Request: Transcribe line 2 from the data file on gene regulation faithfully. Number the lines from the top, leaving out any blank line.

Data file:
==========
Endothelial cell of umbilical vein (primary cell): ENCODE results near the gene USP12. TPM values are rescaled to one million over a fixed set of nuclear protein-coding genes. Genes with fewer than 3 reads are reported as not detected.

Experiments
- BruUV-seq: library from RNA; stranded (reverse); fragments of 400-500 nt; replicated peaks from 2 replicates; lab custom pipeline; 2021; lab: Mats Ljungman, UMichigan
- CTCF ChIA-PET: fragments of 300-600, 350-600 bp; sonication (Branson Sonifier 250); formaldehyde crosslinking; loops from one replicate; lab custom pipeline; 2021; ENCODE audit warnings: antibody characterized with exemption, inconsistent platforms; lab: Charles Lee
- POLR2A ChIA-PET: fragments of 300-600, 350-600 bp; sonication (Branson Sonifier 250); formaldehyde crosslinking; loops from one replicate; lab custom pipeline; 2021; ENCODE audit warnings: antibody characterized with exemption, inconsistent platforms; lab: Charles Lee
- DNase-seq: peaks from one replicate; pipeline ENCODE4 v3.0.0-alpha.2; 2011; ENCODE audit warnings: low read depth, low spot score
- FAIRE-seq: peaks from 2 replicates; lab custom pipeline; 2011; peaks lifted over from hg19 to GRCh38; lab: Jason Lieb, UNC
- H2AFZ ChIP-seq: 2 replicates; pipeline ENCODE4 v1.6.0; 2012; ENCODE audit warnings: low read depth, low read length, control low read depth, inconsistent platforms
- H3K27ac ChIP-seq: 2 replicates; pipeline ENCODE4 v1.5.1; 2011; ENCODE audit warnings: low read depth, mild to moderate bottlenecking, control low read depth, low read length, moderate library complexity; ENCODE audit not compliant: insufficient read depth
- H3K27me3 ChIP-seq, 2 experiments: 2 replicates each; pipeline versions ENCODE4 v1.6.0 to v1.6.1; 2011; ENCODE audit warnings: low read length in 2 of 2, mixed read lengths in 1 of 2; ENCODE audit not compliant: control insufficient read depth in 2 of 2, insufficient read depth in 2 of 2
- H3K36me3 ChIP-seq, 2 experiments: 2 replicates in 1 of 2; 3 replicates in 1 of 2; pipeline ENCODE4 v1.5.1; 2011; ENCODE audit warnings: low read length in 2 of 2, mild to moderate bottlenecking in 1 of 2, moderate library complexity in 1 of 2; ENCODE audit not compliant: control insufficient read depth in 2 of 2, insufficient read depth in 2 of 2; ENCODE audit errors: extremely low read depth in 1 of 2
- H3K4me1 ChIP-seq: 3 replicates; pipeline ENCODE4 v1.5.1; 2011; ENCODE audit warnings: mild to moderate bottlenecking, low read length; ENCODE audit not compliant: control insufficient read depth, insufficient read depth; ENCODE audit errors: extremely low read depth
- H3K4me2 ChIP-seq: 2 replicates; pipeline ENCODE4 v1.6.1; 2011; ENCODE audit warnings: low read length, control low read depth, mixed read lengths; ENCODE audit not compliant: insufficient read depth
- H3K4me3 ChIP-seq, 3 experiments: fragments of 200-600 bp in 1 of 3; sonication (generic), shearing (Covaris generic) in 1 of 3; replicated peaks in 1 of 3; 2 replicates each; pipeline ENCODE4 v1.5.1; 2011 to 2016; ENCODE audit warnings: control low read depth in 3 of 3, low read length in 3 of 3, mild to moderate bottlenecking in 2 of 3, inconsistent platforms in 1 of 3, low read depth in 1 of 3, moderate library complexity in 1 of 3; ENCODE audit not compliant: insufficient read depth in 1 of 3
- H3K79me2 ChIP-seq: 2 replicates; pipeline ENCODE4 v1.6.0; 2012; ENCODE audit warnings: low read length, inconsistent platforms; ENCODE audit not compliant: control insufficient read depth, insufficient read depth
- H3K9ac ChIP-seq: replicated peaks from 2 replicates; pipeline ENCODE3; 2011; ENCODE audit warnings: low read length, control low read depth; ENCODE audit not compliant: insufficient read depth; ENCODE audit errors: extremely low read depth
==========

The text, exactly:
Experiments